Are Middlesbrough the most boring team in Europe?

Are Middlesbrough the most boring team in Europe?

As the 2016-17 season enters its final straight across Europe, as cup finals are contested and league titles taken to the wire, as clubs everywhere enjoy and endure drama upon drama, spare a thought for fans of Middlesbrough – the continent’s dullest club.

Boro are dropping out of the Premier League with little more than a muffled squeal. A cast-off in space. Their return to the English top flight has barely registered a flicker on football’s seismograph. This has been a campaign that might just as well never have taken place at all.

The club couldn’t expect all that much after their promotion through the Championship play-offs but, with an organised defence and a regimental coach in the shape of Aitor Karanka, methodical survival would have been an understandable pre-requisite. Maybe a run in the League Cup. The odd upset of a top-six side here and there.

In reality, the fixture card has been as arid as they come.

Karanka departed last month with Boro already lurching fiercely downwards and unable, it seemed, to do anything about it. Those supporters who remain at the Riverside, and attendances have dropped a little of late, must make the fortnightly pilgrimage with some sense of morbid curiosity.

Their team has only scored 22 times in the league this season, after all, with just 13 coming in 14 matches at home. The phrase ‘they couldn’t buy a goal’ seems oh so appropriate. In fact, given matchday ticket prices at Boro this term, fans have flogged out around £37.70 for each occasion they’ve got to celebrate the net bulging.

It’s desperately, desperately dull.

No one has managed fewer home wins or fewer away wins. Not even Sunderland. And everyone knows the state the Black Cats have been dragged into under David Moyes.

But it gets worse.

Middlesbrough don’t even get their supporters to the edge of their seats, let alone lifting them off them entirely. They’ve racked up just 288 shots in total in the Premier League this season and just 78 have hit the target. They’ve failed to score in 15 of their 31 matches. They’ve netted fewer times than Romelu Lukaku. A frontline including Alvaro Negredo (with eight goals, the club’s top scorer) has fed off scraps. No, that’d be unfair on scraps.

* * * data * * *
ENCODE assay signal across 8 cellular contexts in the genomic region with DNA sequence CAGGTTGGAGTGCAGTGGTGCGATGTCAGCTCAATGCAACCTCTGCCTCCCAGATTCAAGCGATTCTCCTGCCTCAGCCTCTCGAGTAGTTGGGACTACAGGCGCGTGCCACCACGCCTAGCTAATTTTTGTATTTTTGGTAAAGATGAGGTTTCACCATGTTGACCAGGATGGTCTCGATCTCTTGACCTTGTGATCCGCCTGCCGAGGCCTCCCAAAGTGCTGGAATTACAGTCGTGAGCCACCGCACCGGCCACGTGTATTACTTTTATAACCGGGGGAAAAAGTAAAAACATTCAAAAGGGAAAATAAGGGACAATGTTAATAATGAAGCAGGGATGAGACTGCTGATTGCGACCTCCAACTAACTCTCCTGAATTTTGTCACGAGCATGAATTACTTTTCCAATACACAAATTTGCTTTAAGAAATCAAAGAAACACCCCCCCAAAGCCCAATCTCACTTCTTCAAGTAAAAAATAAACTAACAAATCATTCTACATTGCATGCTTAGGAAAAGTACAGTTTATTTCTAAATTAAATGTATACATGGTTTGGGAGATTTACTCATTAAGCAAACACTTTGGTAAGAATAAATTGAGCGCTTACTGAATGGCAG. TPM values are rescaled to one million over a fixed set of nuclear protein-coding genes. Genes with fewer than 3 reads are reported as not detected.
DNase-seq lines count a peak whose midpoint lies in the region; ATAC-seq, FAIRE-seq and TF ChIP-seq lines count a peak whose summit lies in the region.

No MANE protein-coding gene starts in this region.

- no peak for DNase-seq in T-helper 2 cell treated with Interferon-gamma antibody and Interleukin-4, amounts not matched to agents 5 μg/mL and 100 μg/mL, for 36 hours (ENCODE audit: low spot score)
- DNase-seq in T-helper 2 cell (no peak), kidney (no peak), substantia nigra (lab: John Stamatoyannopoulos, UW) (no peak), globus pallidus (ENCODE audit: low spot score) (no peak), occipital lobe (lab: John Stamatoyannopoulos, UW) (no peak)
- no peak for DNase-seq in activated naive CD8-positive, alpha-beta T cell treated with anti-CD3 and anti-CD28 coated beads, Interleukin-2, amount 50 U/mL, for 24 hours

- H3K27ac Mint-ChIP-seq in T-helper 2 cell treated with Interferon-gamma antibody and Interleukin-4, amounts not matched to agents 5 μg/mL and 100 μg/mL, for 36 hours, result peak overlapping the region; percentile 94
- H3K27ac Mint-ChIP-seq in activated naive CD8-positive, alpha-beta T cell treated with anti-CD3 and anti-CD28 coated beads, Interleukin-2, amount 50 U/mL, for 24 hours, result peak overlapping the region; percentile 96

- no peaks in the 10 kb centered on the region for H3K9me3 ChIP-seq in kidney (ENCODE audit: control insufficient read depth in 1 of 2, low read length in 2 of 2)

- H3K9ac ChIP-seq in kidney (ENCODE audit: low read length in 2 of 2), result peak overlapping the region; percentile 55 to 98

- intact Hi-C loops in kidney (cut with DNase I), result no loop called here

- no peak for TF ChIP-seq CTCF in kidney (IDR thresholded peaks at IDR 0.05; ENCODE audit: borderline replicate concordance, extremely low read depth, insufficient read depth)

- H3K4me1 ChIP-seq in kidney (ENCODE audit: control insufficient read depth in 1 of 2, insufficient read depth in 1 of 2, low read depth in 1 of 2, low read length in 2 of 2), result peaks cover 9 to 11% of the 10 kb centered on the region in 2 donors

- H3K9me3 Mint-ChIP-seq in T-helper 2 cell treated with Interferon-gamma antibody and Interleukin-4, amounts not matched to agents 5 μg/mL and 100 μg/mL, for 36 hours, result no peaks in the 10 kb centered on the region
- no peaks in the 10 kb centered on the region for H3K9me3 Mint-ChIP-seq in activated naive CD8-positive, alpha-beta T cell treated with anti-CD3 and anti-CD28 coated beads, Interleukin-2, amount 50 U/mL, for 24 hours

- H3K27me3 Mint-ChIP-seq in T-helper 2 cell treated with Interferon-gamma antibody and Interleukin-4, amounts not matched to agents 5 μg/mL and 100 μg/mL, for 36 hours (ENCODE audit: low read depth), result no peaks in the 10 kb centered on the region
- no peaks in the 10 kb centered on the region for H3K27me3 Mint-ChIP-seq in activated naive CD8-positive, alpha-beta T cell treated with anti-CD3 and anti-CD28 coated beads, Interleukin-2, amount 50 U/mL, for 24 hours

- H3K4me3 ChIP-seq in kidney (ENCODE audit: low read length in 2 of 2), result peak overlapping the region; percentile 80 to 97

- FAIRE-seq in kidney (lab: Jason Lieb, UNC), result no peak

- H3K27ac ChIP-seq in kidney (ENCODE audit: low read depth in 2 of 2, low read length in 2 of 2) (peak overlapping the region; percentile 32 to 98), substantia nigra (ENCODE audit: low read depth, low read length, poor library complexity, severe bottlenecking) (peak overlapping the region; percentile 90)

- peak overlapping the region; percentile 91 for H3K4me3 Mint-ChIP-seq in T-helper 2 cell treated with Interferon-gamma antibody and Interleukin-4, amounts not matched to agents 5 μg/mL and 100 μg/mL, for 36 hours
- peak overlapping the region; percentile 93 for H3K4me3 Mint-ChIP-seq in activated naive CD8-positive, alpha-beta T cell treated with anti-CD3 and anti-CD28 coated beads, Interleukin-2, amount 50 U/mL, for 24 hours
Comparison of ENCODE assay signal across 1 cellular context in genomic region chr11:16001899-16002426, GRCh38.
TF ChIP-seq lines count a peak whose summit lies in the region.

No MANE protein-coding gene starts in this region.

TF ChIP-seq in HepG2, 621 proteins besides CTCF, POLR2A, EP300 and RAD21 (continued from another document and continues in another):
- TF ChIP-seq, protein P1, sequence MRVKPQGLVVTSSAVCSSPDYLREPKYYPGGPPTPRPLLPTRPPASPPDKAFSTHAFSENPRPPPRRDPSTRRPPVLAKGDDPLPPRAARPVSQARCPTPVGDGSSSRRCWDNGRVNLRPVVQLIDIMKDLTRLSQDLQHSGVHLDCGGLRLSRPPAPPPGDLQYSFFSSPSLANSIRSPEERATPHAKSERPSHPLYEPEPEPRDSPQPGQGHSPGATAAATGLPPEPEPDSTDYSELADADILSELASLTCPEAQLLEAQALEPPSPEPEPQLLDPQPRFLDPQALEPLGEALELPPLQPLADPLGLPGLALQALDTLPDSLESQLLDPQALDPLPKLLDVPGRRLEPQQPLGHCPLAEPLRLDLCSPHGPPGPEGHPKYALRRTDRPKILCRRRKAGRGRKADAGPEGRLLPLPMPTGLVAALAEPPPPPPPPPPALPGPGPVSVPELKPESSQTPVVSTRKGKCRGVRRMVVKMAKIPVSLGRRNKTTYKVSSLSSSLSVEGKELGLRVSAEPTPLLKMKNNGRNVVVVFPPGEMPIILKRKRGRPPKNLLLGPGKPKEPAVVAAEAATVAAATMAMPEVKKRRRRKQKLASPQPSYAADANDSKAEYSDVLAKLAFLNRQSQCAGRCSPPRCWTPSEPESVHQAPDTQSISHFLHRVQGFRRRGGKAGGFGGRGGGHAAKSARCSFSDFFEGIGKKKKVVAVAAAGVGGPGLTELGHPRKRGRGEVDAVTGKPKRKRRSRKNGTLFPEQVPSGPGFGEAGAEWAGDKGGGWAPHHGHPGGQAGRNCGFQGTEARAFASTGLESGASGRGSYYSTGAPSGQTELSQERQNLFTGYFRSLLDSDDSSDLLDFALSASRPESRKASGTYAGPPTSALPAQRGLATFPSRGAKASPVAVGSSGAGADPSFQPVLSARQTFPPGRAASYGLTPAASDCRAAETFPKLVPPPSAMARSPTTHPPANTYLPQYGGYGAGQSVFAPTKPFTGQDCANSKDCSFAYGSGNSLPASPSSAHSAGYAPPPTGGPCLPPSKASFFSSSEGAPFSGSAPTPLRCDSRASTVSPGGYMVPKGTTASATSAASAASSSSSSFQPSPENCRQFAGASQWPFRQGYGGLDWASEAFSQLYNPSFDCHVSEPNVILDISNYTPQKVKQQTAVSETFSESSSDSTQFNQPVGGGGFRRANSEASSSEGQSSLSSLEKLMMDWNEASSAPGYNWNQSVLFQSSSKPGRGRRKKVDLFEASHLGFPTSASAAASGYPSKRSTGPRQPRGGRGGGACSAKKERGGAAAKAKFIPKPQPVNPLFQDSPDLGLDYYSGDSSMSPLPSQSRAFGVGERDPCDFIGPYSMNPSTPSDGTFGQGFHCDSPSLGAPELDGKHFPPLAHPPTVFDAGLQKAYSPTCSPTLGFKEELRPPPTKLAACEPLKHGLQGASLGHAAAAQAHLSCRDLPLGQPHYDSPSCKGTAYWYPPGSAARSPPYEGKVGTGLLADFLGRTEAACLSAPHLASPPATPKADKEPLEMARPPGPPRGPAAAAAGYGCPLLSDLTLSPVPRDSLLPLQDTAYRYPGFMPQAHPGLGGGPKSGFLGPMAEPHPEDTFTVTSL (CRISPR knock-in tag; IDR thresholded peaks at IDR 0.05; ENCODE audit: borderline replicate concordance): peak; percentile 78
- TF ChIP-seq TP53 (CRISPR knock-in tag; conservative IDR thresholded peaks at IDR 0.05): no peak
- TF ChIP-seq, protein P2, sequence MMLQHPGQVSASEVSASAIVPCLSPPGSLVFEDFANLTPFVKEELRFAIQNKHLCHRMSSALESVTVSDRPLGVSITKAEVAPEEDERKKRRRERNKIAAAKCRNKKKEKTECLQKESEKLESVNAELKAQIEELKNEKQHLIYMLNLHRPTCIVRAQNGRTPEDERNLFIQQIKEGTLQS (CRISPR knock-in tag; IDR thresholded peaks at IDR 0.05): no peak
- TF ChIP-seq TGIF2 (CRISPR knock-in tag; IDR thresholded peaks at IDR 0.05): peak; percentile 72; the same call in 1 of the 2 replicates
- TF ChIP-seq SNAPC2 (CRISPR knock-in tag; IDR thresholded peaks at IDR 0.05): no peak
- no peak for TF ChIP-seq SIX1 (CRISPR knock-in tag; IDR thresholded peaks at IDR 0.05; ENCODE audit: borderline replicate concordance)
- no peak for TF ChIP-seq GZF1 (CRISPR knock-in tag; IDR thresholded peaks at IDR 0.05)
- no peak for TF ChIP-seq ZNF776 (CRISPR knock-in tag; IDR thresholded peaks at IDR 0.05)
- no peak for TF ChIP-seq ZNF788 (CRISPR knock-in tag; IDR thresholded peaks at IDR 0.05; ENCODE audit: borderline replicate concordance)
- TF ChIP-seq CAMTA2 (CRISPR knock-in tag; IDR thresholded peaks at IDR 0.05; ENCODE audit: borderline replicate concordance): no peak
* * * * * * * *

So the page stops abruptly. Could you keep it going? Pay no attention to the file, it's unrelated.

When you become reliant on Adama Traore to create chances – a winger guided solely by the R1 sprint function on FIFA – then you know you’re in a bit of a pickle.

Yet, it’s not as if Middlesbrough have been leaking goals at the other end. Their defence, led by the coveted Ben Gibson, is fairly solid. They have only conceded more than two goals in a game on five occasions this term. But put them in the opposition half and they suffer from serious stage fright. Boro’s matches in the league average 1,9 goals. The trouble is, they only account for .9 of them.

Karanka paid the price and Steve Agnew hasn’t been able to get the sputtering, stuttering, stammering engine firing since.

The Championship beckons once again. Maybe it will provide some blessed relief. There can’t be many fans quite as bored as those at the Riverside.

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